How to Write Epic App Store Descriptions

They say it’s not worth putting your effort into writing a good iOS app description. As it doesn’t impact the rankings anyway.

Of course, app icon and screenshots deserve more of your attention. But is the description really that useless?

What functions does it have to fulfill?

And how does one easily craft an effective description for their iOS product?

Today we’ll find all the answers

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Why does your app need a description?

Each element of metadata has its function in App Store. So what exactly a well-written description may contribute to?

Higher rankings: There is a possibility that keywords in description have a slight impact on App Store rankings.

Facilitated communication with your users: When users have issues with your app, they want to ask you questions. Support emails in the description will make it easier for users to reach you.

Increased sales: When downloading an app implies spending money, it takes some time to make a buying decision. When people are not convinced enough by the screenshots and the icon, they may read descriptions. If the app is described in a way that is hard to resist, they’ll buy it.

Now to more actionable tips.

Elements of an amazing app description

- keywords

Your list of keywords should be put together before you get down to description writing. (More on that in our post on ASO). Despite what many say about descriptions and how iTunes doesn’t place any value on keywords contained in there, we still insist on including your best keywords in your description text. Besides, people at searchman.com (see Top 10 Developer Tips iOS) think that keywords in description do impact your app’s ranking.

- awesomely crafted first three lines

80% of efforts you spend on writing an app description should be given over to crafting the first three lines. This is what your user will see above the fold when they open an app page. Only 225 characters of these 3 lines would be visible on iPhone, so keep them within these limits.

The above-the-fold part should contain information about a) what your app does and b) how it is different from similar apps.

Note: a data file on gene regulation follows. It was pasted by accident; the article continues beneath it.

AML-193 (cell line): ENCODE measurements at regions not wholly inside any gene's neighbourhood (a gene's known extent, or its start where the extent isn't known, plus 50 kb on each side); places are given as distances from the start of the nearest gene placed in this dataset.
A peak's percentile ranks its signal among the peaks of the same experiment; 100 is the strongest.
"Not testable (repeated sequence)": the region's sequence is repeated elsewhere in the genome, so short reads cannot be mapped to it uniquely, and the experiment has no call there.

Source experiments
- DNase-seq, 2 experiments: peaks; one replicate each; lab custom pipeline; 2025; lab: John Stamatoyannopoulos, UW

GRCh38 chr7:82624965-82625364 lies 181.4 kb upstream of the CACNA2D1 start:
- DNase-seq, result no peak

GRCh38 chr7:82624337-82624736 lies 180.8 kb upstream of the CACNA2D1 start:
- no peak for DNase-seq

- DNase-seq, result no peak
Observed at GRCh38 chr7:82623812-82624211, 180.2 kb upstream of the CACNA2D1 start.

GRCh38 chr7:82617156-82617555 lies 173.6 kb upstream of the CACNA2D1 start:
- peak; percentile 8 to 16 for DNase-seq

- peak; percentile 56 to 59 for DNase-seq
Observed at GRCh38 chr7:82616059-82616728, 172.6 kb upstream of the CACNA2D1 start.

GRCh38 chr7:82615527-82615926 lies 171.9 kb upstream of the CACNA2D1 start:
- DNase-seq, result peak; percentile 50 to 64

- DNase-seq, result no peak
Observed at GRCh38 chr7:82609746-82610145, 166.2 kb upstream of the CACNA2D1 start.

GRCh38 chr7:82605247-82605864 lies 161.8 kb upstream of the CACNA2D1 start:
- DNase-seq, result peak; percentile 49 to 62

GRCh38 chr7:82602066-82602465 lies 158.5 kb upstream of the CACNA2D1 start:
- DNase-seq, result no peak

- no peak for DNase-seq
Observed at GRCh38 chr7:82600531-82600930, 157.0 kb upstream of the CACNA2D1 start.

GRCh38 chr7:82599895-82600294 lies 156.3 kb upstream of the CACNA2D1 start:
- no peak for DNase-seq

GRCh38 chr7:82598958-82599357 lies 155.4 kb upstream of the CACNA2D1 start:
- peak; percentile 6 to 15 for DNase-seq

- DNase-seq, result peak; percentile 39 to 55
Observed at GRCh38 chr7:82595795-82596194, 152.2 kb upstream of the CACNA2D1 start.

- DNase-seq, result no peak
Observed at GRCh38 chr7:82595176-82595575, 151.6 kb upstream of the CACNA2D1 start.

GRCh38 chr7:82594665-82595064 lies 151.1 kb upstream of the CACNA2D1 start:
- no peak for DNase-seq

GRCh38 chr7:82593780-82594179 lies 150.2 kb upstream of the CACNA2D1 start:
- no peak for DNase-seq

Some even manage to include information about the app functionality and a call to action.

Check out a few inspiring examples:

Vine: Vine is the best way to see and share life in motion. Create short, beautiful, looping videos in a simple and fun way for your friends and family to see.

Flipboard: Flipboard is your personal magazine. It is the most popular way to catch up on the news, read stories from around the world and browse the articles, videos and photos friends are sharing. To begin, pick a few interests and tap any of the tiles to begin flipping through your personal magazine.

Angry birds: Use the unique powers of the Angry Birds to destroy the greedy pigs’ defenses!

VSCO: The Standard of Mobile Photography.
VSCO Cam is the premier way to shoot, edit and share your photographs.

- information about price changes

Your app is on sale? You are about to increase the prices? You are having a one-day-for-free campaign? Make sure the user knows about it right away.

- Contact details

Add email and/or links to social accounts

- Awards and stuff

If your app already enjoys some recognition, tell users about it. Include customer testimonials, list the app’s awards, quote blogs that have reviewed your app.

- Easily digestible layout

Don’t write long passages – use bullet point lists instead. Another great lifehack would be to write one powerful benefit somewhere in the middle of the text in capital letters. Even those who skim through the text rather than read it will notice that information.

- Call to action

Many forget that your app description is just like any other sales copy. Don’t forget to include a convincing call to action.

Final check

As someone has put it on Quora, a perfect description is supposed to convert a user from “curious” to “OK, I’ll give it a try”. So if your description fulfills that ultimate purpose, it’s ready to be submitted to iTunes Connect.

And remember that ASO is a never-ending process – update your description every time you add new keywords.

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